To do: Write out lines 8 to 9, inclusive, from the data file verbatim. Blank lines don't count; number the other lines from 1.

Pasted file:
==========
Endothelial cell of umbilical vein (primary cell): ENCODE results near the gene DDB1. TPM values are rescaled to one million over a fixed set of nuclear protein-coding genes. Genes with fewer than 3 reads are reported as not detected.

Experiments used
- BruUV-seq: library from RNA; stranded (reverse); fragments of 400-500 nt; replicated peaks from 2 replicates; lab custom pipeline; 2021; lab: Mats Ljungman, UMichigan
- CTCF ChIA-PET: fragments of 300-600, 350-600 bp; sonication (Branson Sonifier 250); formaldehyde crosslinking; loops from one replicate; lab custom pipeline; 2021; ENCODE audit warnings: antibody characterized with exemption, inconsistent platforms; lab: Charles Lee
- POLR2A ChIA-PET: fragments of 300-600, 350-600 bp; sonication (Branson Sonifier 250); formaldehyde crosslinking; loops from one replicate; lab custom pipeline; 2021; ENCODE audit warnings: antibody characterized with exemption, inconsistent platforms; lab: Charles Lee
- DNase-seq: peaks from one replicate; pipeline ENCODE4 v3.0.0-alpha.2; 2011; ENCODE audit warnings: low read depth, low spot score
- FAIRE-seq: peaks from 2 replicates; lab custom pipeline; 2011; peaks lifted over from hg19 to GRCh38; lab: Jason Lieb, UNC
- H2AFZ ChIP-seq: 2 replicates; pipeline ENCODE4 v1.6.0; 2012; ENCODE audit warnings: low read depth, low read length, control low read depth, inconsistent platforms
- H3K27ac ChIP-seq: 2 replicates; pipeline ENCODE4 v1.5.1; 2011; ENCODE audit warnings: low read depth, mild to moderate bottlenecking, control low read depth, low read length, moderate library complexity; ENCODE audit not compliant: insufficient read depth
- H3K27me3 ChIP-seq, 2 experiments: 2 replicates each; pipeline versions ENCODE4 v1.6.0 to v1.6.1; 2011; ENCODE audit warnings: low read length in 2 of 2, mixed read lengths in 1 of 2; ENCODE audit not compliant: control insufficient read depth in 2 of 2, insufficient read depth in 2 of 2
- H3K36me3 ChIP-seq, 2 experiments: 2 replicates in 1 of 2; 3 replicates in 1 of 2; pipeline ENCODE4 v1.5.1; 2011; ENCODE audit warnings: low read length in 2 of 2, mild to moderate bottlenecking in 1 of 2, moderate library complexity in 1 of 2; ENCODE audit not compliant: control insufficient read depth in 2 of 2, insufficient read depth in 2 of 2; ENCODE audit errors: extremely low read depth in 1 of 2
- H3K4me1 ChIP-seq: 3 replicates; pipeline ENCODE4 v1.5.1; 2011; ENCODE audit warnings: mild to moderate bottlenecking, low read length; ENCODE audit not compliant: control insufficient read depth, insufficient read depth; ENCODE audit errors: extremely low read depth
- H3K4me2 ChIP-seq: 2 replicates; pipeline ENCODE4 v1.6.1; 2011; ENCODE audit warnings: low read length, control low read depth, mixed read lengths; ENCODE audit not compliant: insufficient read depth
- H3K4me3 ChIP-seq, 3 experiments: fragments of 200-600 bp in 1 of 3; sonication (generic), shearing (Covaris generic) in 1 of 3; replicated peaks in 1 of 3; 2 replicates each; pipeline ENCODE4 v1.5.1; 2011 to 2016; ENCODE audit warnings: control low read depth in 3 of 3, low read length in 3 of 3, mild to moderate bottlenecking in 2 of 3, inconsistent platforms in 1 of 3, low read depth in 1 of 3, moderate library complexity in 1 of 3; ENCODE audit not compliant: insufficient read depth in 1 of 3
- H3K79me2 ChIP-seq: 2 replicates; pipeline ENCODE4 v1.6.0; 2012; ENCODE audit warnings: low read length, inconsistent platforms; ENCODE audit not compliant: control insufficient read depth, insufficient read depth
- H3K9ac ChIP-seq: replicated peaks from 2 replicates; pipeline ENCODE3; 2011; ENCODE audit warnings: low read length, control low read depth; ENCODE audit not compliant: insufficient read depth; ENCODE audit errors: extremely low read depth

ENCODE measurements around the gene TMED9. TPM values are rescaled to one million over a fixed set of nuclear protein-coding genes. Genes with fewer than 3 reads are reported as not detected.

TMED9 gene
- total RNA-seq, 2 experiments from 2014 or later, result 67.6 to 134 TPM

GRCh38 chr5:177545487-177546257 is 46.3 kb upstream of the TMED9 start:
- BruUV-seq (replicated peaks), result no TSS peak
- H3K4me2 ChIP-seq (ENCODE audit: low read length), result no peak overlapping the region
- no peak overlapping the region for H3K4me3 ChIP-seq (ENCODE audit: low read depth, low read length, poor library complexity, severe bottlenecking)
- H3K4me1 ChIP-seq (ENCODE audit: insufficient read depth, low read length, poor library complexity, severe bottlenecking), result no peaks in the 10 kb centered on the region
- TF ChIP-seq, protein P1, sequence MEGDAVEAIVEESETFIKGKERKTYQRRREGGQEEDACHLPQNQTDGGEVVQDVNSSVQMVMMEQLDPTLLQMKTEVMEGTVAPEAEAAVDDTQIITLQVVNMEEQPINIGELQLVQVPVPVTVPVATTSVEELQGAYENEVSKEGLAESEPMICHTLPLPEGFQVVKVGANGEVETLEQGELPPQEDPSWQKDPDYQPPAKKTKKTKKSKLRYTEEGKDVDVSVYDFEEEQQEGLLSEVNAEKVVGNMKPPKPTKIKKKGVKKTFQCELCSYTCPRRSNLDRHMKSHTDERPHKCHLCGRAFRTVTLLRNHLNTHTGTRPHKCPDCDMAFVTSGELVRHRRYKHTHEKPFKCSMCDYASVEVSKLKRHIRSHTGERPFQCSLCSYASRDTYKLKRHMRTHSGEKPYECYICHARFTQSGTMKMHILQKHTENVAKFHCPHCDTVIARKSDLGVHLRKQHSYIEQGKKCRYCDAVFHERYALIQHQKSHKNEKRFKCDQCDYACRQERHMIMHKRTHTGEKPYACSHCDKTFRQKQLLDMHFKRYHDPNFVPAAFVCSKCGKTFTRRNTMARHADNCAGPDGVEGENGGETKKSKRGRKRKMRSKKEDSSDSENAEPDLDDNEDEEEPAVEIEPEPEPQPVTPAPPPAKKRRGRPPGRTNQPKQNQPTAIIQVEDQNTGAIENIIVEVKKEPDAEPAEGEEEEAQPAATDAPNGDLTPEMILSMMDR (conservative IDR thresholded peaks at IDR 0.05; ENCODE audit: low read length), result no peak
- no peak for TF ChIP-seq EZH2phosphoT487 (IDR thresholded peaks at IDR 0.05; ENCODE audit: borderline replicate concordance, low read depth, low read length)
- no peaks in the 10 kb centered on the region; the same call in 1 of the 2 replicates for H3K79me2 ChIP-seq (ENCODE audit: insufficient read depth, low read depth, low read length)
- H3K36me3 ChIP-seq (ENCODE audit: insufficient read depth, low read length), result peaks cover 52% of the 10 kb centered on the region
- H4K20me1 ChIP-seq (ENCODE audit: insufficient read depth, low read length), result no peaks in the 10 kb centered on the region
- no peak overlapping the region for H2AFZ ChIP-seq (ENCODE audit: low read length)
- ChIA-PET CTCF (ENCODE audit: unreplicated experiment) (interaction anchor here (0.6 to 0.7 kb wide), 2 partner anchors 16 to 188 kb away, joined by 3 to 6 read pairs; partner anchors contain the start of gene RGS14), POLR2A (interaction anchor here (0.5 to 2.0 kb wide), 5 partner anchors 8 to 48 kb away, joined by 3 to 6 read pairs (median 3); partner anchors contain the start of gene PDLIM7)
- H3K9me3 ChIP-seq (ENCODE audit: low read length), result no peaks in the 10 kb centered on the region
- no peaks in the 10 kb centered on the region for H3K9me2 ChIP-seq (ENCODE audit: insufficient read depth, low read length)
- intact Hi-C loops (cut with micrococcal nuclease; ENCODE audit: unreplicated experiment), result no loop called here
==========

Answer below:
- H2AFZ ChIP-seq: 2 replicates; pipeline ENCODE4 v1.6.0; 2012; ENCODE audit warnings: low read depth, low read length, control low read depth, inconsistent platforms
- H3K27ac ChIP-seq: 2 replicates; pipeline ENCODE4 v1.5.1; 2011; ENCODE audit warnings: low read depth, mild to moderate bottlenecking, control low read depth, low read length, moderate library complexity; ENCODE audit not compliant: insufficient read depth